Otherwise, you are just going to get hundreds of useless opinions on why it exists today…..

Philly Master 12-16-2013 07:16 AM

Quote:

Originally Posted by Jim Port (Post 1278947)
Fixed it for you. Outlets would include the lighting and would not be allowed since you are serving more than one bathroom.


:laughing: I was wearing my DIY hat ....:whistling2:

herdfan 12-16-2013 09:19 AM

I actually understand most of the reasons for the codes. Some are for real reasons and some are to protect the dumbest among us.

What I don't understand is why some pro's throw a fit and call some of us homeowners and DIY'ers dumb when we want to exceed the code. Do something that is electrically safe, but technically against code and you a complete dumba**.

But want to wire a house with all 12AWG and you are also a complete dumba**.

:confused1:

itsnotrequired 12-16-2013 12:16 PM

Quote:

Originally Posted by herdfan (Post 1278978)
I actually understand most of the reasons for the codes. Some are for real reasons and some are to protect the dumbest among us.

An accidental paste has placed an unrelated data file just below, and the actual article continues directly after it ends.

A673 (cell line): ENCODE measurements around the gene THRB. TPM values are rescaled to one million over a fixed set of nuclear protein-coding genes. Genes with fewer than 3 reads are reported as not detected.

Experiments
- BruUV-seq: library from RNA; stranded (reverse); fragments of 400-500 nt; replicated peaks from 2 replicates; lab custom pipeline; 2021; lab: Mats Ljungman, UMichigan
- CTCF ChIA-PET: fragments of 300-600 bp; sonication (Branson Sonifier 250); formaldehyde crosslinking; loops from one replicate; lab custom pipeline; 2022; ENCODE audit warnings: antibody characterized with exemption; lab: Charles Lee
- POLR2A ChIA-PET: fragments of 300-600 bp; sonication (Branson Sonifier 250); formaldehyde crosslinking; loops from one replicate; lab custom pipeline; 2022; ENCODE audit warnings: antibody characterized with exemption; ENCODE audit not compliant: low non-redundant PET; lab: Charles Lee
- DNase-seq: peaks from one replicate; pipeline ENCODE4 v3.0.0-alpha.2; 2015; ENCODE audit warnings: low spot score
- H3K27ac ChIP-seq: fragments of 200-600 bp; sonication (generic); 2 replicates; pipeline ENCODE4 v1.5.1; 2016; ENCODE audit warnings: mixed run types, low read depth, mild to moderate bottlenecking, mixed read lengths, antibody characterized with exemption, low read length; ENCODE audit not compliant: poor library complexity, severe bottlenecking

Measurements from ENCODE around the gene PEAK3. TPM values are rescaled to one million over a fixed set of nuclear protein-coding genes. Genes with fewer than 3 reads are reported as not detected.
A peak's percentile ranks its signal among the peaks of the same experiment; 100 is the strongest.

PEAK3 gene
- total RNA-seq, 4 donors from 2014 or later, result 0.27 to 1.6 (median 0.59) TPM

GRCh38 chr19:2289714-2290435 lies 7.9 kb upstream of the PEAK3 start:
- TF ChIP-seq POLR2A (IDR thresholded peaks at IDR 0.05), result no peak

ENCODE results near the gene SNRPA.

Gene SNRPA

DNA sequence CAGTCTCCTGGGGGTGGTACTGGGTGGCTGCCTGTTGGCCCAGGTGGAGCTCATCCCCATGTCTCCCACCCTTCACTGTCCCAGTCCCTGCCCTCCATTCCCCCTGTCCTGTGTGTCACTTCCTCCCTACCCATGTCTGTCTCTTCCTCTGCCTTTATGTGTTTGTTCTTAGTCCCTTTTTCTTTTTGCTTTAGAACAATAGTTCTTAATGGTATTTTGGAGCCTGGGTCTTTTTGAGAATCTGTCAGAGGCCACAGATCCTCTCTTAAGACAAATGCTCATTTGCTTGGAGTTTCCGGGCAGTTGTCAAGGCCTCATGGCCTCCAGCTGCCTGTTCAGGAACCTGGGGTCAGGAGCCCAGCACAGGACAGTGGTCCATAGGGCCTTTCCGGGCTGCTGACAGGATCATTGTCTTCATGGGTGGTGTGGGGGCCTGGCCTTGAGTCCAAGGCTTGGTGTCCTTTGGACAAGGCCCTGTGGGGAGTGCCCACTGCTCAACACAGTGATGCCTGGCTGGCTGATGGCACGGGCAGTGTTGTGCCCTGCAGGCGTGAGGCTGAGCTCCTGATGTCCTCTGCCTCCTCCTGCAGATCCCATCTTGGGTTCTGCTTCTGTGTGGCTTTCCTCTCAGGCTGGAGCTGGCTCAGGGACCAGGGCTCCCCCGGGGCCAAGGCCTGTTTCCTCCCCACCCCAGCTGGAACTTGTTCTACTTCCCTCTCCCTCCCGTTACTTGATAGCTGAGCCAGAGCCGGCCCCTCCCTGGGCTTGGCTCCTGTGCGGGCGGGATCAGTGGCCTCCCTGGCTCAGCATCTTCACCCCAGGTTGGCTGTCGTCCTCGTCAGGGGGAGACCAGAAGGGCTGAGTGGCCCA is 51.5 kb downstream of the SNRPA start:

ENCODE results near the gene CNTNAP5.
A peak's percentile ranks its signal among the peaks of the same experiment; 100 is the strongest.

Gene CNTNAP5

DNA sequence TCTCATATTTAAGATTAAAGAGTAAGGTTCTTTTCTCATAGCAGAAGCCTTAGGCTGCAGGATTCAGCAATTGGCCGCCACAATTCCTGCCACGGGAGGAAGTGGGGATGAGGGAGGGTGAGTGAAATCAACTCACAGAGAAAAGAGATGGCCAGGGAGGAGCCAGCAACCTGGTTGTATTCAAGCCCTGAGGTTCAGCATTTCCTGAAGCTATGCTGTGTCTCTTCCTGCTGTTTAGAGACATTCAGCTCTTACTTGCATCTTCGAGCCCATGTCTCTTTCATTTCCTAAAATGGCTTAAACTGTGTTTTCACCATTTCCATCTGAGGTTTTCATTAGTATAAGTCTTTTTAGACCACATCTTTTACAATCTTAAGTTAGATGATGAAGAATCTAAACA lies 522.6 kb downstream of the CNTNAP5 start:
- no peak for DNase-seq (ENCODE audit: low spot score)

What I don't understand is why some pro's throw a fit and call some of us homeowners and DIY'ers dumb when we want to exceed the code. Do something that is electrically safe, but technically against code and you a complete dumba**.

But want to wire a house with all 12AWG and you are also a complete dumba**.

:confused1:

it is an issue of dollars and time. a pro bidding out a job is going to bid code minimum (unless the customer makes some specific requests). to bid 'beyond code' would price them out of the job.

there is also practical reasons where going beyond code can cause problems. for example, running #10 awg for a receptacle circuit. nothing in the code prevents that but good luck finding a receptacle that can take #10 awg conductors. issues can also come up with conductor fill in boxes. extra and/or increased size conductors can create a problem that isn't anticipated when the decision is made to go beyond code.

all that being said, i have no problem with diyers going beyond code, as long as the installation still meets code. after all, it is their money and time. :)